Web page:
Once a Fusion 360 model is finished, it is time to get it 3D printed. However, the finished 3D model cannot print as-is. A 3D printer (or CNC Machine) needs a toolpath or “instructions” to create the model. Instructions are typically in the form of a G-code (.gcode) file. A 3D Printer’s “slicer” must be used to convert the STL file to G-code. Here are three ways to get your 3D model from Fusion 360 and retrieve G-code.
Save As Mesh
Saving an STL (Standard Tessellation Language) file from Fusion 360 is one of the easiest ways to transfer models from Fusion 360 to a 3D printing slicer. This format uses a series of linked triangles to recreate the surface geometry of the 3D model. Use STL files because they are small in size and easy to transfer to 3D machines and software. STL files can also be uploaded and shared with others via online sites like Thangs and Thingiverse.
Exporting STL from Fusion 360
In Fusion 360, right-click on the root (top-level) component, a component, or a 3D body in the Fusion 360 Browser.
Then, select “Save as Mesh” from the right-click menu. This opens the Save as Mesh Fusion 360 dialog, where we can define the export settings.
Format: We recommend 3MF files over STL files because they include units of measure and some additional metadata.
The Binary option is recommended if you prefer STL files, as it creates a smaller file that is easier to use, share, and store. Both Binary and ASCII will use the same number of triangles and quality, so the smaller file is preferable.
3D Printing: STL files are unitless, so it’s critical to know what unit of measurement the Slicer of software program will expect. See Why is STL 10 times larger than expected.
Structure: If you are printing a model which is already arranged per the print, then the structure should be set to one file. If the model will be arranged as individual parts, then One File per Body will save each body as an individual STL, saving some time by creating multiple files.
Refinement: If the model contains organic shapes and many curves, then a higher refinement may be required, which will increase the number of triangles saved in the STL. This gives the STL higher resolution but increases the file size.
After defining the settings, select OK to save the mesh file.
Importing STL to a Slicer Software
Many 3D printing companies have software that they recommend when using their 3D printers, such as Cura or Prusa Slicer. In addition, slicers often include templates for common makes and models of 3D printers.
After opening your chosen Slicer, click on the import button (or go to File > Import) and select the STL file from your computer.
Select Slice – note that some slicers automatically do this.
Then save the G-code to your computer or an SD card, depending on your printer’s setup.
Send to Print Utility
If you would like to 3D print immediately – it is possible to skip the STL export by sending it straight to your chosen slicer.
Select Tools in the toolbar (of the Design Workspace), select Make, then 3D Print. The 3D Print feature will open the same dialog as Save as Mesh.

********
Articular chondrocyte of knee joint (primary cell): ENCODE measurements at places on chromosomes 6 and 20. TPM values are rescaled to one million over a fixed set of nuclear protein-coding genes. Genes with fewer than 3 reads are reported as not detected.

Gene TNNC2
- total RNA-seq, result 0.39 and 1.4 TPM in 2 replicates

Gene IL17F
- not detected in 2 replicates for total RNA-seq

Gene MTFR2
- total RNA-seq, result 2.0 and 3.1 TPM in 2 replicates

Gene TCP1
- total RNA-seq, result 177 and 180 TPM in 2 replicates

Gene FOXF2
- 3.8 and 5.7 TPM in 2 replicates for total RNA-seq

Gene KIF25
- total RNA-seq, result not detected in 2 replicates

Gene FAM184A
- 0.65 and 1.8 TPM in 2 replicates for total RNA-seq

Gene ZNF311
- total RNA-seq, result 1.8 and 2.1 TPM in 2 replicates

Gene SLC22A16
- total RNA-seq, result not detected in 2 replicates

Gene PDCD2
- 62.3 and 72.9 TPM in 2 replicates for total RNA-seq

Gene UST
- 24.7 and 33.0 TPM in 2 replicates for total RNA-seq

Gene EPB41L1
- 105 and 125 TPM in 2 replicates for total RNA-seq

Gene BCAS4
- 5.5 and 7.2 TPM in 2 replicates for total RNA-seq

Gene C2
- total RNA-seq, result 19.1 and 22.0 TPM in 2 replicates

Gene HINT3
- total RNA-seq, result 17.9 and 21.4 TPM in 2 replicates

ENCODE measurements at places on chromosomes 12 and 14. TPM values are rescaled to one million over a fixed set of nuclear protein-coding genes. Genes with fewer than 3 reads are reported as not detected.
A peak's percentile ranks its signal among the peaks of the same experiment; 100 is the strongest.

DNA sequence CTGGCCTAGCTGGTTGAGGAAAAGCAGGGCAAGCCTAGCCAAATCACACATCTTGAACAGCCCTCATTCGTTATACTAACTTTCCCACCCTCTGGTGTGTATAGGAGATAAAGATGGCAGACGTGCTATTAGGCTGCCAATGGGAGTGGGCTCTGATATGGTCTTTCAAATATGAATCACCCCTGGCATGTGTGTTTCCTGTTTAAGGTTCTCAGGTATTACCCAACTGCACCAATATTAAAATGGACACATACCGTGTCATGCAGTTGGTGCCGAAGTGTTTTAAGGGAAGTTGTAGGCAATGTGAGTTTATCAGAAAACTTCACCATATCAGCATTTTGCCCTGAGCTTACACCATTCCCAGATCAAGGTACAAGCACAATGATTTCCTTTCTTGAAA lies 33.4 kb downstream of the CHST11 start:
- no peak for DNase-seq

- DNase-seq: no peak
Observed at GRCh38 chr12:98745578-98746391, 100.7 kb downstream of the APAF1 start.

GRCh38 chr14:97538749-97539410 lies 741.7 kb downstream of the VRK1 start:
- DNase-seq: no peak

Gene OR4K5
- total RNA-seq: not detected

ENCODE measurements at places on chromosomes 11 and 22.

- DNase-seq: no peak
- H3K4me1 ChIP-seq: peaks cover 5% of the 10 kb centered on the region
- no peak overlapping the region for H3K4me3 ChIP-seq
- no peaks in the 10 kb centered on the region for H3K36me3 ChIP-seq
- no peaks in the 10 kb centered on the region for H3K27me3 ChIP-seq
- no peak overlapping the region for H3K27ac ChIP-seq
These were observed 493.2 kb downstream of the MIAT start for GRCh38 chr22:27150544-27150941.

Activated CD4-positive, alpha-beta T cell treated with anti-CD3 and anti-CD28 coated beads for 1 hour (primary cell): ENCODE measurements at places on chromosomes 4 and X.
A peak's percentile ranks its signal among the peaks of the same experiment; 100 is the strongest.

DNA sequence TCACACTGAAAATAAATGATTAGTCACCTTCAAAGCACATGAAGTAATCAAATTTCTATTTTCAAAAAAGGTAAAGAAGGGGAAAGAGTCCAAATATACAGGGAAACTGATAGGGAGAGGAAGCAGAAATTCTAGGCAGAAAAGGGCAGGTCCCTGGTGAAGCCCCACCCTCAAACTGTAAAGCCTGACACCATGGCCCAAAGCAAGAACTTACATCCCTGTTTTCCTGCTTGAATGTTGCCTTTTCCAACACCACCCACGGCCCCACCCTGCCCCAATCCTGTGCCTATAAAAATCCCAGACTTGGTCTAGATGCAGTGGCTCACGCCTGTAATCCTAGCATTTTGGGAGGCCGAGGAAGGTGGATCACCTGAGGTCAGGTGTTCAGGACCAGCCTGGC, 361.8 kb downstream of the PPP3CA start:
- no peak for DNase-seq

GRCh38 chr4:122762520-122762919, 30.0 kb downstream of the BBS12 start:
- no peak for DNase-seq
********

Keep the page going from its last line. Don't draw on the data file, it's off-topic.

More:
Check the “Send to 3D Print Utility” in the 3D Print/Save as Mesh dialog. Note that the first time you will be required to select the Application from your computer’s folders.
Once you select OK, Fusion 360 will open the Slicer with the part in the print bed. Double-check that your settings are correct before slicing and saving the G-code.
Slice Directly in Fusion 360
Fusion 360 is a CAD/CAM package that helps you quickly go from design to manufacturing. It’s no surprise that they also allow users to set up additive manufacturing files for 3D printing directly in Fusion 360.
This workflow allows users to get the G-code file without the use of external slicers.
Start by switching to the Manufacture workspace. Select the workspaces dropdown in the upper-left, followed by selecting Manufacture.
Select the Additive tab in the toolbar. Then, select the Setup feature, which opens the Setup dialog.
Machine: Select the 3D printer to be used.
Print Settings: Fusion 360 offers preset settings for each printer. If you don’t find your machine (3D Printer) you can create a custom machine.
Setup: For Operation Type select Additive.
Arrangement: Automatic should be checked.
Model: Select the bodies that are going to be 3D printed.
A new setup has then been created. Right-click on the Additive Toolpath and click generate. There will be a bit of loading, and then you will be able to see how the model is being sliced by selecting Simulate Additive Toolpath.
After defining your print settings, select “Post Process,” then Post. This will allow you to save the G-code to your computer.
Here is an in-depth step-by-step tutorial on Slicing directly in Fusion 360: https://www.youtube.com/watch?v=E6hFaC6dDlM
Save as Mesh (STL) Summary
STL files are the most common file for 3D printing due to their file size and wide acceptance from 3D printer slicers. STL files are small in size and a storage-friendly way to transfer models between different users.
In Fusion 360, sending your model to 3D Print Utility is a quick way to send the 3D model to a slicer without the need to export an STL file. This streamlines the workflow and prevents clutter in your computer storage.
Using Fusion 360’s built-in slicer is a great way to maximize efficiency, allowing you to automatically update toolpaths after making critical design updates.
Informative article. I really like it
Thanks, Michelle! Glad to hear you found this useful.